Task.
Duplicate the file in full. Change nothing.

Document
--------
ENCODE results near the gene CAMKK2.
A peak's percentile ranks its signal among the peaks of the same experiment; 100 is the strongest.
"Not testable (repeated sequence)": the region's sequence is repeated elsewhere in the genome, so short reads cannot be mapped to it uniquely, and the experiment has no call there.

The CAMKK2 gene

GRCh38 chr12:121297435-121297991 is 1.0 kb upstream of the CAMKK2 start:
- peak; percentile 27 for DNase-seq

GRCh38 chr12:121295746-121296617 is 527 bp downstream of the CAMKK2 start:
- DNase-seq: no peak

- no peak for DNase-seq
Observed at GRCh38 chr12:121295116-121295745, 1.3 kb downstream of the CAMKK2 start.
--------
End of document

ENCODE results near the gene CAMKK2.
A peak's percentile ranks its signal among the peaks of the same experiment; 100 is the strongest.
"Not testable (repeated sequence)": the region's sequence is repeated elsewhere in the genome, so short reads cannot be mapped to it uniquely, and the experiment has no call there.

The CAMKK2 gene

GRCh38 chr12:121297435-121297991 is 1.0 kb upstream of the CAMKK2 start:
- peak; percentile 27 for DNase-seq

GRCh38 chr12:121295746-121296617 is 527 bp downstream of the CAMKK2 start:
- DNase-seq: no peak

- no peak for DNase-seq
Observed at GRCh38 chr12:121295116-121295745, 1.3 kb downstream of the CAMKK2 start.